Why is Change Difficult and How Can We Prevail?
Ever tried to implement a New Year’s resolution? According to FranklinCovey, one third of all resolutions are broken by the end of January, and ultimately eighty percent (80%) are eventually abandoned.
It doesn’t matter if you’re trying a new diet or exercise routine, or considering leaving your marriage, change is hard. And uncomfortable. Why is this? Why isn’t change easier?
According to Dr. Joe Dispenza (drjoedispenza.com), the hardest part about change is simply not making the same choices day after day. Why is this so difficult? Because in order to change and experience a reality different from our day-to-day routines, we have to think new thoughts, and make new decisions that are different from the thoughts and actions we’ve habitually made.
These habituated thoughts and actions have firmly established our identities. Changing our identities is unnerving, because the new state of being is unfamiliar and unknown. We no longer have the feelings of our familiar selves, and being in that void between the new and the old is so difficult and unpleasant that many people simply slip back into being their old selves again. According to Dr. Dispenza, “if we can understand that the discomfort we feel is the dismantling of old attitudes, beliefs, and perceptions that have been repeatedly etched into our cerebral architecture, we can endure.” (Dr. Joe Dispenza, You Are the Placebo, (Carlsbad, CA: Hay House, 2014), p. 65.)
The remaking of our identities is actually a physical process that takes time. Changes are occurring on a cellular level as the brain literally rewires itself. “New neuronal connections must be sprouted and sealed by the conscious choice to think and act in new ways every day” until these new thoughts and actions become habits. Ibid. at page 66.
How long does this metamorphosis usually take? There are many sources that would lead you to believe that creating a new habit only takes twenty-one (21) days – three weeks. This comes from a widely popular book, published in 1960, entitled Psycho-Cybernetics, by Maxwell Maltz. Dr. Maltz, a plastic surgeon, noticed that his patients seemed to take about twenty-one (21) days to get accustomed to their new faces. (Signe Dean, “Here’s how long it takes to break a habit, according to science,” sciencealert.com, September 24, 2015.)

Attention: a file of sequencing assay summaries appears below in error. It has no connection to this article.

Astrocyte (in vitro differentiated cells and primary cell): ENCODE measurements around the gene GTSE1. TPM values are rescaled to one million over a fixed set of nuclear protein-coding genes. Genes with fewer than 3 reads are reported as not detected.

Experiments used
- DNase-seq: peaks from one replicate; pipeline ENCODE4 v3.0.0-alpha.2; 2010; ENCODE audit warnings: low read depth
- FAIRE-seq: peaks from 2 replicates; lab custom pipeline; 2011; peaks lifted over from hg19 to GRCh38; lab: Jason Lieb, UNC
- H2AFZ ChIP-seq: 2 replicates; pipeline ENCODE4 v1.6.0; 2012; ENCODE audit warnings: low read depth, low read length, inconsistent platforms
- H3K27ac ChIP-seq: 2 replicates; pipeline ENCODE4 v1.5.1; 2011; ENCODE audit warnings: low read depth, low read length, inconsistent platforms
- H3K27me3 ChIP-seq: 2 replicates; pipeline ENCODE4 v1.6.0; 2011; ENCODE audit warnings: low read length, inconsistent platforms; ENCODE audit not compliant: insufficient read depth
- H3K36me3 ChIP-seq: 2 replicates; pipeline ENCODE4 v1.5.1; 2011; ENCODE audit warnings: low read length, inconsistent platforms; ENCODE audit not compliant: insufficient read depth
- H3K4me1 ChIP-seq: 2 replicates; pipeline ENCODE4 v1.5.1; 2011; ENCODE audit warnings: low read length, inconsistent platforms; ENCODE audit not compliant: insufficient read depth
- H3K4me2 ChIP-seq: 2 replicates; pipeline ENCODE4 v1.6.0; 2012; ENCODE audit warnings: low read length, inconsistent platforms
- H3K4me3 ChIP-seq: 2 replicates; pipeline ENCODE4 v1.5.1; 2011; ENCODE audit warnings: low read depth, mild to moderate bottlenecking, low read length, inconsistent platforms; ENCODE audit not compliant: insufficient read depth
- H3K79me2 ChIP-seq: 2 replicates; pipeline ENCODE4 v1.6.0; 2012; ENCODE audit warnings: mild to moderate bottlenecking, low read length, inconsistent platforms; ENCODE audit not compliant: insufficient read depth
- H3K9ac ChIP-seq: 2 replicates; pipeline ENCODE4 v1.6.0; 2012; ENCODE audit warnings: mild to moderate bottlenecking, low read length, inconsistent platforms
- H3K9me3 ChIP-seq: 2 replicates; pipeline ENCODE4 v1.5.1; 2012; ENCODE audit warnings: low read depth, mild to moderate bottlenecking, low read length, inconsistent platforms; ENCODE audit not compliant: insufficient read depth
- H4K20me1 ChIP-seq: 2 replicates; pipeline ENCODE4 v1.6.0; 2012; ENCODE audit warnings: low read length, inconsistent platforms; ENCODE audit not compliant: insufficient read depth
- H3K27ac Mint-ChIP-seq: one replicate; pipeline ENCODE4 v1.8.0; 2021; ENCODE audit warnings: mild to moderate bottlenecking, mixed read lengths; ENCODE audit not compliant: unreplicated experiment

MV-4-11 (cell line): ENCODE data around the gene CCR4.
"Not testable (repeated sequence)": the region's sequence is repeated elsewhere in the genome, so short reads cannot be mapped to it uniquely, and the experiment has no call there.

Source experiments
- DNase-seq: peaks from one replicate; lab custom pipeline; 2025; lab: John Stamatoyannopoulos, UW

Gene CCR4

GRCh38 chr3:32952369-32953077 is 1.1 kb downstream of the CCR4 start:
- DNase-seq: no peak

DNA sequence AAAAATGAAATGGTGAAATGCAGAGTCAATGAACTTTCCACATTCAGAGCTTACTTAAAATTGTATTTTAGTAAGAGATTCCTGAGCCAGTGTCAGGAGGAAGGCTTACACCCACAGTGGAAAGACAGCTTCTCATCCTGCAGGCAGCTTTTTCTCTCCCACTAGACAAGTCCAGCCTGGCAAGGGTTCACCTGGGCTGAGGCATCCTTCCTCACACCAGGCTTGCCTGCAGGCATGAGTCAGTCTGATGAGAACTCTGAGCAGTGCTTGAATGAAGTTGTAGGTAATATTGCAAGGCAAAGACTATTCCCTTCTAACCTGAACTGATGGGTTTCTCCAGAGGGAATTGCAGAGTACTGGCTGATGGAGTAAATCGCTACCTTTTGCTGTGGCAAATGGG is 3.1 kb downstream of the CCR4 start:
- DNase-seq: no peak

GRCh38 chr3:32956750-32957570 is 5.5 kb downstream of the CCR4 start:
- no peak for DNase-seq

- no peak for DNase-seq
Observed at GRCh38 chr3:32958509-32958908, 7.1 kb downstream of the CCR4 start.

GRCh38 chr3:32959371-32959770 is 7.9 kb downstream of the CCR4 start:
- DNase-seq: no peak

In 2009, nearly 50 years after the “21 days” finding from Maltz, a study from the European Journal of Social Psychology, suggests that the length of time it takes to form a habit really isn’t precise, and can vary, individually, from eighteen (18) days to two hundred fifty-four (254) days. The average time it takes to cement a new habit is sixty-six (66) days or about two months. Ibid.
The average time it takes to cement a new habit is… about two months.
So what are we to do during these two months of discomfort? Ideally and most effectively, we create a positive, replacement behavior for the old habit. Ibid. What does this mean? Well, if we want to kick our habit of drinking a couple of cups of coffee in the morning, we replace the coffee with a new behavior, like drinking herbal tea, rather than just trying to go without coffee.
In a different example, studies have found that smoking cessation aids, like nicotine gum, tend to be more effective than a nicotine patch. Why? Because we’re creating a replacement behavior with the gum. So, instead of reaching for a cigarette, we reach for a piece of gum to satisfy the craving. If we get a craving while on the patch, there is no replacement behavior. We just have to steel ourselves and try to make it through.
If we decide to leave a relationship, it’s good to have replacement behaviors in place to help supplant our need for connection (whether functional or not) from our partners. We may want to commit to going to the gym in the evenings, having regular dinner dates with our friends, join a book club or take a class to learn a new skill in the evenings. Otherwise, it becomes very easy to substitute the old relationship with a rebound relationship to meet our need for connection.
So, whatever we’re trying to do or change, it’s going to take some commitment and fortitude to be with the discomfort we’re feeling. If we know, however, that this is a totally normal part of the process of changing which indicates that we’re physically changing and rewiring our brains, we can do it. And we can make the change easier on ourselves by consciously choosing replacement behaviors that will help us prevail.
Suzanne E. Grandchamp
UNTANGLE, UNPACK & LIVE WISELY:
What changes are you thinking about making? What resistance is coming up for you? Are you willing to feel uncomfortable to instigate an important change? What replacement behaviors can you adopt to help ease the transition? What pre-planning can you do so that you don’t fall back into old behaviors or create new behaviors you don’t like?